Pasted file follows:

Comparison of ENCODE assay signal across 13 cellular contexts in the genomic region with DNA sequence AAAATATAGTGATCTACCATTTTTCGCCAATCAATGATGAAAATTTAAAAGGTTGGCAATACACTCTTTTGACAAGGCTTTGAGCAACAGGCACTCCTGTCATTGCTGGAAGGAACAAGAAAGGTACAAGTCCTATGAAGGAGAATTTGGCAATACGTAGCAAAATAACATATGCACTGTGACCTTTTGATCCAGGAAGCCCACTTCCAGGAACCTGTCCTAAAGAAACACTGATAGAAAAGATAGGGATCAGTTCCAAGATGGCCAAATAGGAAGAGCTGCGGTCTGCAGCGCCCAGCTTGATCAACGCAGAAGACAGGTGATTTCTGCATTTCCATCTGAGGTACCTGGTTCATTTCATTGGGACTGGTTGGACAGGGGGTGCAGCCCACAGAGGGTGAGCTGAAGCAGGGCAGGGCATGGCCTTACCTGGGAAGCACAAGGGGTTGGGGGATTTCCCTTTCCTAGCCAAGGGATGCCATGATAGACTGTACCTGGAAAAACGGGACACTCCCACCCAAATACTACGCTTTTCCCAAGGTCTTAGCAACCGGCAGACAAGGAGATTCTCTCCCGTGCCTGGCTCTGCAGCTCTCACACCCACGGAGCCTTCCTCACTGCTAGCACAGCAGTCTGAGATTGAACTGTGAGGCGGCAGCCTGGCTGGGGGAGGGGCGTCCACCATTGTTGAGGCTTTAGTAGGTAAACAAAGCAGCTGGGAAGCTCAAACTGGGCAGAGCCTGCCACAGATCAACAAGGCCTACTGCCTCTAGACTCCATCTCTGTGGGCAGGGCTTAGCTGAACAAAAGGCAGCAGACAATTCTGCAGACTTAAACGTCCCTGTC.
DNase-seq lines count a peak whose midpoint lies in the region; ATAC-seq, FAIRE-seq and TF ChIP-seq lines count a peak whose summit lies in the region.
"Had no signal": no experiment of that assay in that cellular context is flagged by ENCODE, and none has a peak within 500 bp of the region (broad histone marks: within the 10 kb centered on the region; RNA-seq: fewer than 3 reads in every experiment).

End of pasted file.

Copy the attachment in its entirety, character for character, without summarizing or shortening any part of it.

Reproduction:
Comparison of ENCODE assay signal across 13 cellular contexts in the genomic region with DNA sequence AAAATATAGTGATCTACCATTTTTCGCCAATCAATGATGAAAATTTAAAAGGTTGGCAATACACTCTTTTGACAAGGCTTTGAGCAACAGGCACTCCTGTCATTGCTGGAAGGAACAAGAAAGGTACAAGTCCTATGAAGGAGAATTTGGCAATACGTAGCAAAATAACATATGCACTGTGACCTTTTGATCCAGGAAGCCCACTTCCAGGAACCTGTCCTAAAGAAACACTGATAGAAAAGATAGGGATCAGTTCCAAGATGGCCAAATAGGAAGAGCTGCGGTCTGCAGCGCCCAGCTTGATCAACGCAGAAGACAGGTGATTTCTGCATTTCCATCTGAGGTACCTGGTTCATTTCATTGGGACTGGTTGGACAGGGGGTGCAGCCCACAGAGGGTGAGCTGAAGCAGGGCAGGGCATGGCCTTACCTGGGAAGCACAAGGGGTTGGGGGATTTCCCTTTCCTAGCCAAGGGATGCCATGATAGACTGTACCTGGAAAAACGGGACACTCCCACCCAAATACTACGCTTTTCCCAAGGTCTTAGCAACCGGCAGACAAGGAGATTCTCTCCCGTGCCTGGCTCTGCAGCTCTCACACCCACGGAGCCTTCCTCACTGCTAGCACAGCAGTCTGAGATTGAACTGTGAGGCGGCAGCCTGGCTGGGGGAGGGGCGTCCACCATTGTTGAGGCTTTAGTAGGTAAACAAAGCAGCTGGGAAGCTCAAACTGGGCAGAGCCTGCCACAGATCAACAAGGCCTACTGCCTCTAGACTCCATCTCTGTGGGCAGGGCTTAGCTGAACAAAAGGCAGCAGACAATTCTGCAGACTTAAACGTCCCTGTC.
DNase-seq lines count a peak whose midpoint lies in the region; ATAC-seq, FAIRE-seq and TF ChIP-seq lines count a peak whose summit lies in the region.
"Had no signal": no experiment of that assay in that cellular context is flagged by ENCODE, and none has a peak within 500 bp of the region (broad histone marks: within the 10 kb centered on the region; RNA-seq: fewer than 3 reads in every experiment).